Janesville43.6°

Summer clinic offers Janesville youngsters a taste of tennis

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KENNETH M. VELOSKEY
July 13, 2010
— Can you imagine cheering a Grand Slam tennis champion from Janesville?

OK, finding a future Wimbledon champ among 40 young participants in the month-long Quickstart program held Thursdays at the Palmer Park tennis courts is about as likely as Rafael Nadal giving up a two-set lead in the Wimbledon finals.


But tennis champions have to start somewhere.


Wimbledon is the furthest thing from 6-year-old Brody Metcalf’s mind, but he sure likes his tennis.


“You could tell he played a lot of stuff with somebody, Mom or Dad,” program director Camilla Owen said. “I moved him up to the 8-year-olds. He’s very athletic.’’


Brody didn’t play a lick of tennis until his mother, Beth, entered him and his sister, Gabby, in the program. Mom is happy that Brody is strutting his stuff.


“He loves tennis. He really does,” Beth said. “We’ll keep doing it until they’re well on their way.”


Metcalf said her husband plays “a little” tennis, but neither was a big fan of the game—until now.


Metcalf said the program is a bargain.


“It was a great deal,” she said. “They got tennis racquets, shirts, balls, and then they get instruction.’’


Quickstart is a national youth tennis program developed by the U.S. Tennis Association.


Owen, a former high school coach and state tennis activist; Sharon Terry, a former high school coach and Janesville Tennis Association president, and a handful of adults and high school players are instructing budding tennis stars from 5 through 10 years old.


“I was looking at another way to teach tennis,” Owen said. “I’ve been kind of watching it.’’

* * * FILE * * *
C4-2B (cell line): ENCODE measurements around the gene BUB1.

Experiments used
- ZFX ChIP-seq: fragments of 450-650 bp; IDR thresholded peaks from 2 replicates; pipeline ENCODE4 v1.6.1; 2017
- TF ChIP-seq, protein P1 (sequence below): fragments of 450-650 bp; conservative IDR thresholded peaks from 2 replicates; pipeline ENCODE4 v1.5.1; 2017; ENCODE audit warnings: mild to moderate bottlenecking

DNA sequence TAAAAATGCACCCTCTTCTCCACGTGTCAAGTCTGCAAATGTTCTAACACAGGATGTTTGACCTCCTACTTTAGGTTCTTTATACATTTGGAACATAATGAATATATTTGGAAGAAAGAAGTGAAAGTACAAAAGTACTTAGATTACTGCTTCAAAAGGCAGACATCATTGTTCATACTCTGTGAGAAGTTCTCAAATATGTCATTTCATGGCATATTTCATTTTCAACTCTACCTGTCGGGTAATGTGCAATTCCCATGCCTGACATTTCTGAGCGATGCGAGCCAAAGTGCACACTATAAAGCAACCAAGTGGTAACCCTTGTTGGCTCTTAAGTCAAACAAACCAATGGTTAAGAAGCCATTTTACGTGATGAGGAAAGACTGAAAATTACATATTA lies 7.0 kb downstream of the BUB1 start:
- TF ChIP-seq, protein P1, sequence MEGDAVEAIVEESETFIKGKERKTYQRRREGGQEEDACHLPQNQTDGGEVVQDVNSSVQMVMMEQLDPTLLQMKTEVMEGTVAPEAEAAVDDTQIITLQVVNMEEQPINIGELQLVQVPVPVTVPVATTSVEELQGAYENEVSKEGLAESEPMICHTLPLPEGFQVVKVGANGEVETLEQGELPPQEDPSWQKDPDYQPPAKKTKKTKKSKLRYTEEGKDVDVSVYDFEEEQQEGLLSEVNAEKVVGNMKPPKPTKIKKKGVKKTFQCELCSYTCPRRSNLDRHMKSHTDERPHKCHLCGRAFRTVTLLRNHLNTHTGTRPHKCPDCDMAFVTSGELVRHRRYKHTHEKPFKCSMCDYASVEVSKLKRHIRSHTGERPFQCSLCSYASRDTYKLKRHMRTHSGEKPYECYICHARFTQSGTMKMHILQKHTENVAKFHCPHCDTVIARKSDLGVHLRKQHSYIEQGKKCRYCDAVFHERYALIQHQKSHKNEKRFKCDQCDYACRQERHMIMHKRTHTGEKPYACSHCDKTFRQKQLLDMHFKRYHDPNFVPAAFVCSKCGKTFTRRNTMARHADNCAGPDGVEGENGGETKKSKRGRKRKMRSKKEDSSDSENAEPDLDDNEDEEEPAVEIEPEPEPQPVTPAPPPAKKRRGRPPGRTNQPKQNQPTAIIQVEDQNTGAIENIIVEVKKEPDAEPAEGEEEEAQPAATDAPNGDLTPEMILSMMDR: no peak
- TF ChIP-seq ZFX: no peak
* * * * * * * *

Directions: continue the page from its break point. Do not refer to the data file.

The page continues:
Owen arranged for a clinic to teach the program to her and her assistants.


“We had 14 kids and adults come to the clinic to learn it,” Owen said. “Everything is developmentally set up.’’


Quickstart keeps tennis fun. In the process, the participants learn how to play the game.


“The balls are bigger for the younger players. They are less pressurized, so when you get hit, they don’t hurt,” Owen said. “They are comfortable with the balls and the racquets.”


The youngsters are paired off into 5-6, 7-8 and 9- and 10-year-old groups. Pairing the age groups keeps the skill levels even.


“The 5-year-olds’ and 6-year-olds’ development is about the same,” Owen said.


The younger players practice on a half-court separated by a smaller portable net.


The kids are divided into teams. Alley Cats, Slammers, Top Spinners and Deuces grab their racquets, and Owen puts them through their paces.


“Where’s the net, where’s the baseline, where’s the center mark?” Owen asks her students. “Shake hands with your racquet.”


The drills without a racquet include dribbling the ball with the left hand and then right hand. And the small army of players even marches while bouncing tennis balls.


Owen watched the program last year and thought it could work in Janesville.


“It’s a good program for the community,” Owen said. “It should be a big hit.’’


It’s already made a big impression on Brody Metcalf. And it has the all-important mother’s seal of approval.


“I think if you ask all the moms here, they will say they are very satisfied with this program,” Beth Metcalf said.



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